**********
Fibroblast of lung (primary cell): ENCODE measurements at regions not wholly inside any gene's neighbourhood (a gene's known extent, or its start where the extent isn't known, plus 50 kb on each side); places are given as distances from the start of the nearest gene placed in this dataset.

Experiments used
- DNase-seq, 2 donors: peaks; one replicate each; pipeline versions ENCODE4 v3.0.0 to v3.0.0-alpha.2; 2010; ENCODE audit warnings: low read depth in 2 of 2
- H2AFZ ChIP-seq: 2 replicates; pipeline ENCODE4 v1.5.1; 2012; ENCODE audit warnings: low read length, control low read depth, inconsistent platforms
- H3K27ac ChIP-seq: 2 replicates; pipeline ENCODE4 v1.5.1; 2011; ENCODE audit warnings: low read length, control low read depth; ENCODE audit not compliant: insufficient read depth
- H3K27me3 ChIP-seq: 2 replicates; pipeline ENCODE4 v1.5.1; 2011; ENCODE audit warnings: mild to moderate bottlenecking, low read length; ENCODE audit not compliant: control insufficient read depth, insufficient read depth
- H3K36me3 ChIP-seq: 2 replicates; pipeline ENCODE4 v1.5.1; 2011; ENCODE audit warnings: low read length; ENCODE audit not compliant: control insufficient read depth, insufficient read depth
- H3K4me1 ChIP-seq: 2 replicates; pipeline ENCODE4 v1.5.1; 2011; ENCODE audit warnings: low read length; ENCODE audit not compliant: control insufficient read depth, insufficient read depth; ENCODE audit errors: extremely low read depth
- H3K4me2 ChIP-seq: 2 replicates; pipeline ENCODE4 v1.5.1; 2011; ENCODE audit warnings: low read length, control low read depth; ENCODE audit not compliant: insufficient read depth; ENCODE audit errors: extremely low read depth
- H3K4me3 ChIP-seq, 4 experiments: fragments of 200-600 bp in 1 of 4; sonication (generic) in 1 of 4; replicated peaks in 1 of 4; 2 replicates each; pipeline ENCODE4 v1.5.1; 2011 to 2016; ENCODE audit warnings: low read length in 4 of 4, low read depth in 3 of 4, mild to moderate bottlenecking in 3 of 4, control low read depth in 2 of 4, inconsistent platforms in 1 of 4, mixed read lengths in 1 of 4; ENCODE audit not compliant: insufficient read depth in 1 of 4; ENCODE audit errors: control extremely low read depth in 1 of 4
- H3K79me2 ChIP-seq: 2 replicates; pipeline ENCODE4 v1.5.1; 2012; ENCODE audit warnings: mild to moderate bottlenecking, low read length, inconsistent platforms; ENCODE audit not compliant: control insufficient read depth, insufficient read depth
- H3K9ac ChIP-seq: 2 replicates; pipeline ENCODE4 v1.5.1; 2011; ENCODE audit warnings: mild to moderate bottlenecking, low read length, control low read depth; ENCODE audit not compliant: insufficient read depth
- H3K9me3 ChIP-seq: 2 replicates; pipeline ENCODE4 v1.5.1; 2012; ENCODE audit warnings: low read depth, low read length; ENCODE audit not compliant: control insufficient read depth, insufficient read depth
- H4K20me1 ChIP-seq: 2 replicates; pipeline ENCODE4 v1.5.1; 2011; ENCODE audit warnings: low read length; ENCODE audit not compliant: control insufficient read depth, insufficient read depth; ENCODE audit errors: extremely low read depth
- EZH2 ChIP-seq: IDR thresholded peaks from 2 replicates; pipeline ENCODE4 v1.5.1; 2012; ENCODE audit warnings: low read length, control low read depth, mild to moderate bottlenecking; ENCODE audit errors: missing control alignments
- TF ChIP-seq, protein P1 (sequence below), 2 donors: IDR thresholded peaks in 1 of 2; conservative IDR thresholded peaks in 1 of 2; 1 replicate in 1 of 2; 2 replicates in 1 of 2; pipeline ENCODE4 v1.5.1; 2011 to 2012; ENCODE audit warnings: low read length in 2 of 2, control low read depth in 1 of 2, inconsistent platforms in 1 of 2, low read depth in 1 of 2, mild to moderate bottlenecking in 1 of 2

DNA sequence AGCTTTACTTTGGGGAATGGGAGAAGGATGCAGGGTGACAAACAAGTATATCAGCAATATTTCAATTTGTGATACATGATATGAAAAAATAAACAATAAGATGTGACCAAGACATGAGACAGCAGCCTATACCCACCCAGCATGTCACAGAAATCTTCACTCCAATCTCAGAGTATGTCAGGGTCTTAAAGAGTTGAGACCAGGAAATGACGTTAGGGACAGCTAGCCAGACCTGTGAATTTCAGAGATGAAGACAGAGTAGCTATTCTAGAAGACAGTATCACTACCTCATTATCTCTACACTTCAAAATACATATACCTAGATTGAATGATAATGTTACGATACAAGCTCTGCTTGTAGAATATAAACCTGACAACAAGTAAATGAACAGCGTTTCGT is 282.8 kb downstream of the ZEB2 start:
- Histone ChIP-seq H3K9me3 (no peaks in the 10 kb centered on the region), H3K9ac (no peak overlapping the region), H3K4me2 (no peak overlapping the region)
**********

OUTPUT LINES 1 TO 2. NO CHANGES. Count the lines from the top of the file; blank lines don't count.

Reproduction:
Fibroblast of lung (primary cell): ENCODE measurements at regions not wholly inside any gene's neighbourhood (a gene's known extent, or its start where the extent isn't known, plus 50 kb on each side); places are given as distances from the start of the nearest gene placed in this dataset.

Experiments used